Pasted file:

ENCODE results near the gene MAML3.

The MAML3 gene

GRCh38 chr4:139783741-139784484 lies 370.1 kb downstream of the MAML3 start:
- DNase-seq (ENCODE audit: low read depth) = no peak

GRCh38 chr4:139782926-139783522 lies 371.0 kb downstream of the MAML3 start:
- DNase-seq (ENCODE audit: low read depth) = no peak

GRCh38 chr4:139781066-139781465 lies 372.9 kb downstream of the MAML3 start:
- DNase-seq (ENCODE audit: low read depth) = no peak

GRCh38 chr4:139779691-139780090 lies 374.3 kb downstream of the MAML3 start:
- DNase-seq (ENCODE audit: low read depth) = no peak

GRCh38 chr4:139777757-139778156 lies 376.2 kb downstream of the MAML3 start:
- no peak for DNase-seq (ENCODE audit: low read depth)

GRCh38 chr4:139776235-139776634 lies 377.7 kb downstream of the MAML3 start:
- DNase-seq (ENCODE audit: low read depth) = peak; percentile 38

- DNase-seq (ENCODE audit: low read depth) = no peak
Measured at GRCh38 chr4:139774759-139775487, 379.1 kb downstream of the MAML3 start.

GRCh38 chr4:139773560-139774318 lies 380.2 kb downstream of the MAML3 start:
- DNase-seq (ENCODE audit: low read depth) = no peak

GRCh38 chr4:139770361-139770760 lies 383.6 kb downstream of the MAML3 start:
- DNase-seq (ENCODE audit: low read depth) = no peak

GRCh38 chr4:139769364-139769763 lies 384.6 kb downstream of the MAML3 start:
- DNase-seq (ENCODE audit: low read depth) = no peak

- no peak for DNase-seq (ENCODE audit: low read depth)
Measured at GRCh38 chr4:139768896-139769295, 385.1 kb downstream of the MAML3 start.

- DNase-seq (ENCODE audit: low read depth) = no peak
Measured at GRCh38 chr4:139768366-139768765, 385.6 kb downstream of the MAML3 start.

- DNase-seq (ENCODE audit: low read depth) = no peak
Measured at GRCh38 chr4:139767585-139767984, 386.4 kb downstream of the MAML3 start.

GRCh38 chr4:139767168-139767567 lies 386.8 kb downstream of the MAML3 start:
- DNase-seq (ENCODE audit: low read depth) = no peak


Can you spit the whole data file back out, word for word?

ENCODE results near the gene MAML3.

The MAML3 gene

GRCh38 chr4:139783741-139784484 lies 370.1 kb downstream of the MAML3 start:
- DNase-seq (ENCODE audit: low read depth) = no peak

GRCh38 chr4:139782926-139783522 lies 371.0 kb downstream of the MAML3 start:
- DNase-seq (ENCODE audit: low read depth) = no peak

GRCh38 chr4:139781066-139781465 lies 372.9 kb downstream of the MAML3 start:
- DNase-seq (ENCODE audit: low read depth) = no peak

GRCh38 chr4:139779691-139780090 lies 374.3 kb downstream of the MAML3 start:
- DNase-seq (ENCODE audit: low read depth) = no peak

GRCh38 chr4:139777757-139778156 lies 376.2 kb downstream of the MAML3 start:
- no peak for DNase-seq (ENCODE audit: low read depth)

GRCh38 chr4:139776235-139776634 lies 377.7 kb downstream of the MAML3 start:
- DNase-seq (ENCODE audit: low read depth) = peak; percentile 38

- DNase-seq (ENCODE audit: low read depth) = no peak
Measured at GRCh38 chr4:139774759-139775487, 379.1 kb downstream of the MAML3 start.

GRCh38 chr4:139773560-139774318 lies 380.2 kb downstream of the MAML3 start:
- DNase-seq (ENCODE audit: low read depth) = no peak

GRCh38 chr4:139770361-139770760 lies 383.6 kb downstream of the MAML3 start:
- DNase-seq (ENCODE audit: low read depth) = no peak

GRCh38 chr4:139769364-139769763 lies 384.6 kb downstream of the MAML3 start:
- DNase-seq (ENCODE audit: low read depth) = no peak

- no peak for DNase-seq (ENCODE audit: low read depth)
Measured at GRCh38 chr4:139768896-139769295, 385.1 kb downstream of the MAML3 start.

- DNase-seq (ENCODE audit: low read depth) = no peak
Measured at GRCh38 chr4:139768366-139768765, 385.6 kb downstream of the MAML3 start.

- DNase-seq (ENCODE audit: low read depth) = no peak
Measured at GRCh38 chr4:139767585-139767984, 386.4 kb downstream of the MAML3 start.

GRCh38 chr4:139767168-139767567 lies 386.8 kb downstream of the MAML3 start:
- DNase-seq (ENCODE audit: low read depth) = no peak